We’ve discussed stars as nuclear furnaces that convert light elements into heavier ones. A star’s nuclear evolution begins when hydrogen is fused into helium, but that can only occur when the core temperature exceeds 10 to 12 million K. Since stars form from cold interstellar material, we must understand how they collapse and eventually reach this “ignition temperature” to explain the birth of stars. Star formation is a continuous process, from the birth of our Galaxy right up to today. We estimate that every year in our Galaxy, on average, three solar masses of interstellar matter are converted into stars. This may sound like a small amount of mass for an object as large as a galaxy, but only three new stars (out of billions in the Galaxy) are formed each year.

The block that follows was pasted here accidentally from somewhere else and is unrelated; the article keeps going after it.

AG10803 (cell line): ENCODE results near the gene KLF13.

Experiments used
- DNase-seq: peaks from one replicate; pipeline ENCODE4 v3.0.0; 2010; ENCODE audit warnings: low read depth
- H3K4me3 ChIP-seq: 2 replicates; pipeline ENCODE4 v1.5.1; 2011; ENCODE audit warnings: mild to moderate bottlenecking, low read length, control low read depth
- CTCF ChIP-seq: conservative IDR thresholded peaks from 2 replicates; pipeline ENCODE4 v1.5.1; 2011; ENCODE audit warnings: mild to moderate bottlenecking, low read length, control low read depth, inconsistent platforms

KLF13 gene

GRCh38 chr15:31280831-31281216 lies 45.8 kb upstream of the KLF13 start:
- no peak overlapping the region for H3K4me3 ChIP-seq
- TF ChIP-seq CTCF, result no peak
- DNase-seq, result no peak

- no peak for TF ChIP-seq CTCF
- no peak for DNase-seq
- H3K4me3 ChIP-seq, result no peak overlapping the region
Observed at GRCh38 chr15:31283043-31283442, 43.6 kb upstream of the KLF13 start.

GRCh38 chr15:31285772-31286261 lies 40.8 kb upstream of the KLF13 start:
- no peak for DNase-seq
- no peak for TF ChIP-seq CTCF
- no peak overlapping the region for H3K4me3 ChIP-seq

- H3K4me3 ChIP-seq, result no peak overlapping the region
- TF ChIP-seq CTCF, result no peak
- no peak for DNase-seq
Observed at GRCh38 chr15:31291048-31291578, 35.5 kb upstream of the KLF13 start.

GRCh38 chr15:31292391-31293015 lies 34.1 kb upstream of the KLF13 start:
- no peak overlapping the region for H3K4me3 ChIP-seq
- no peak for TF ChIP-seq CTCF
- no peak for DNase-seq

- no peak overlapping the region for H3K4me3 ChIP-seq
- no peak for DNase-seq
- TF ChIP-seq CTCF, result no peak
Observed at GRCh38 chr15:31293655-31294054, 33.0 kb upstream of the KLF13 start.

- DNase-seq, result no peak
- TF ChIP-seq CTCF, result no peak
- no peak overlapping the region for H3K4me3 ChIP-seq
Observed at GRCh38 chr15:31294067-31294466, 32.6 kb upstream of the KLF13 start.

Do planets orbit other stars or is ours the only planetary system? In the past few decades, new technology has enabled us to answer that question by revealing nearly 3500 exoplanets in over 2600 planetary systems. Even before planets were detected, astronomers had predicted that planetary systems were likely to be byproducts of the star-formation process. In this chapter, we look at how interstellar matter is transformed into stars and planets.
Thumbnail: We see a close-up of part of the Carina Nebula taken with the Hubble Space Telescope. This image reveals jets powered by newly forming stars embedded in a great cloud of gas and dust. Parts of the clouds are glowing from the energy of very young stars recently formed within them. (credit: modification of work by NASA, ESA, and M. Livio and the Hubble 20th Anniversary Team (STScI))